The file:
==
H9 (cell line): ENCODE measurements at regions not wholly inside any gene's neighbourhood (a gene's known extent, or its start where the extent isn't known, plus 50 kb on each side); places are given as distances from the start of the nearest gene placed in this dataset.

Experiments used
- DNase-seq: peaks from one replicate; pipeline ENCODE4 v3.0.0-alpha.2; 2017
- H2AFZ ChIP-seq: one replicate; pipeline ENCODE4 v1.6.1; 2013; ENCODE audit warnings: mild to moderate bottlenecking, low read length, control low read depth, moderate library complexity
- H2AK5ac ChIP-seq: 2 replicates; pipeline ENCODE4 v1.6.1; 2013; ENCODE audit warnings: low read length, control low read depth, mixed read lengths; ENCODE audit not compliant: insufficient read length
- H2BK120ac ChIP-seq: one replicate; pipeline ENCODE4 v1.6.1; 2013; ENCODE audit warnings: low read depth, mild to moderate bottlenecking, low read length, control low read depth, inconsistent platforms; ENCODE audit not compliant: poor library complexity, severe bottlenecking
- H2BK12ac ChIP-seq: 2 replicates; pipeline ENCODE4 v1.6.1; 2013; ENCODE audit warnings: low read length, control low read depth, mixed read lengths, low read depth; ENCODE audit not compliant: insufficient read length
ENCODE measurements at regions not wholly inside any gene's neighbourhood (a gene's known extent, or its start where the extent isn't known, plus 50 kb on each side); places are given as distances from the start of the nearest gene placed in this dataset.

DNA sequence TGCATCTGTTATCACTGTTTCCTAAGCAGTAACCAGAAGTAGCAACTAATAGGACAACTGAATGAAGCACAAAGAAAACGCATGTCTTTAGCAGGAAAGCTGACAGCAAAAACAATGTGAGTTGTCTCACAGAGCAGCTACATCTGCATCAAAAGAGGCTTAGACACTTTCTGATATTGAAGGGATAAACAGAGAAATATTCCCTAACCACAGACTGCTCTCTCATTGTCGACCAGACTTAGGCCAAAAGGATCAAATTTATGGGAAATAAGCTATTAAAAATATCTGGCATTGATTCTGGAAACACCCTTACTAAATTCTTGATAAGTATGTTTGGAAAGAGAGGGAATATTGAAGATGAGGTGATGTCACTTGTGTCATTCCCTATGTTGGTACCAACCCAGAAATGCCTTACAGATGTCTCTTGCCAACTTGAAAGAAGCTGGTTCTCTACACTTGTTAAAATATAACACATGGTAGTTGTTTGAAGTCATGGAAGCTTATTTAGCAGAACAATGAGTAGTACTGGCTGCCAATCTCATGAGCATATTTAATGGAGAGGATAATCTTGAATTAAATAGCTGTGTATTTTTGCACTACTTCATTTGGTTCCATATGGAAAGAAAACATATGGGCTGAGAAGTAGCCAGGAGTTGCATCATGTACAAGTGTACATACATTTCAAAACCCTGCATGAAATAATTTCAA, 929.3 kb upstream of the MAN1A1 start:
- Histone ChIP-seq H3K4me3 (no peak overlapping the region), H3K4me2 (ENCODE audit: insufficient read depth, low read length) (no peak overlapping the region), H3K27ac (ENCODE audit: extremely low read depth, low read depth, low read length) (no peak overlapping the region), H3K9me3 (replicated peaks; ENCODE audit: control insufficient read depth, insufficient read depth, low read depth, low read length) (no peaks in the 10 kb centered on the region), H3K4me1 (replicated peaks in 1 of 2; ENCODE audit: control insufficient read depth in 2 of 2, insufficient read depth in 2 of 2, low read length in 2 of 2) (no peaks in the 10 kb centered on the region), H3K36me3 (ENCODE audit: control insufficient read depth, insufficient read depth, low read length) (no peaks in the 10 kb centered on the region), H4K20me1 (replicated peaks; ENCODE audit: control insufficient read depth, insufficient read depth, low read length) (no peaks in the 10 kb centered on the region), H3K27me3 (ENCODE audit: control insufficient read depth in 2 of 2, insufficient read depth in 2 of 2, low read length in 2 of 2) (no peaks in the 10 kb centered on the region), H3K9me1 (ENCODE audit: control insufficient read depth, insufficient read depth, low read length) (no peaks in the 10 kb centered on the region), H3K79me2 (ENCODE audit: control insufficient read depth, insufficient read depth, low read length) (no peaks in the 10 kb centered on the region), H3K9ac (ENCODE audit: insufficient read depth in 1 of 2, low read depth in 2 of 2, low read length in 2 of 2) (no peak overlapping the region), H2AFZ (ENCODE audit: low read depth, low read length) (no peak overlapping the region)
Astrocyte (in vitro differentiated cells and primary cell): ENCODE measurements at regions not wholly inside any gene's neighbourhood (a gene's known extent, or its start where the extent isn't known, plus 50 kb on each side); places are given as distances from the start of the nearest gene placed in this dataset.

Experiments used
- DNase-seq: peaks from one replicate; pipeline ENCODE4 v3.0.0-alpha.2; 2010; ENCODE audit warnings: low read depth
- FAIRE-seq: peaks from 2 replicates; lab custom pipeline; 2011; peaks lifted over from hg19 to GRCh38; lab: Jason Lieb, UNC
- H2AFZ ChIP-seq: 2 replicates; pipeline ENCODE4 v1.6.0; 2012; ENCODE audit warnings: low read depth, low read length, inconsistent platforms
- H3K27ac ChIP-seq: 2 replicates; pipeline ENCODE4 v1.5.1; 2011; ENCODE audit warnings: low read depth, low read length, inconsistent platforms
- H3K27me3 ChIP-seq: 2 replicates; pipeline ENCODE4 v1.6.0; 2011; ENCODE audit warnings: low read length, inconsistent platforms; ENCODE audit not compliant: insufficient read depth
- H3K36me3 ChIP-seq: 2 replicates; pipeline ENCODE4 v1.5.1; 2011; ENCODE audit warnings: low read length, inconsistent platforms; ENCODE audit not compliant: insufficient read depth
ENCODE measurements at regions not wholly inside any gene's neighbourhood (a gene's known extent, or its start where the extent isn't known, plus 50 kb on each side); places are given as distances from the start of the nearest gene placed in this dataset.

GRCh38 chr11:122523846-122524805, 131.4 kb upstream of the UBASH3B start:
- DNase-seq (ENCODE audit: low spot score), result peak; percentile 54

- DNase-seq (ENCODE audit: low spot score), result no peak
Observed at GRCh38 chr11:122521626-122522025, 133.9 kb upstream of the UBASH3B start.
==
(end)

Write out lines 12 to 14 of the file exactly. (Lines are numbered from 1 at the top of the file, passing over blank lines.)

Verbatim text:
Experiments used
- DNase-seq: peaks from one replicate; pipeline ENCODE4 v3.0.0-alpha.2; 2010; ENCODE audit warnings: low read depth
- FAIRE-seq: peaks from 2 replicates; lab custom pipeline; 2011; peaks lifted over from hg19 to GRCh38; lab: Jason Lieb, UNC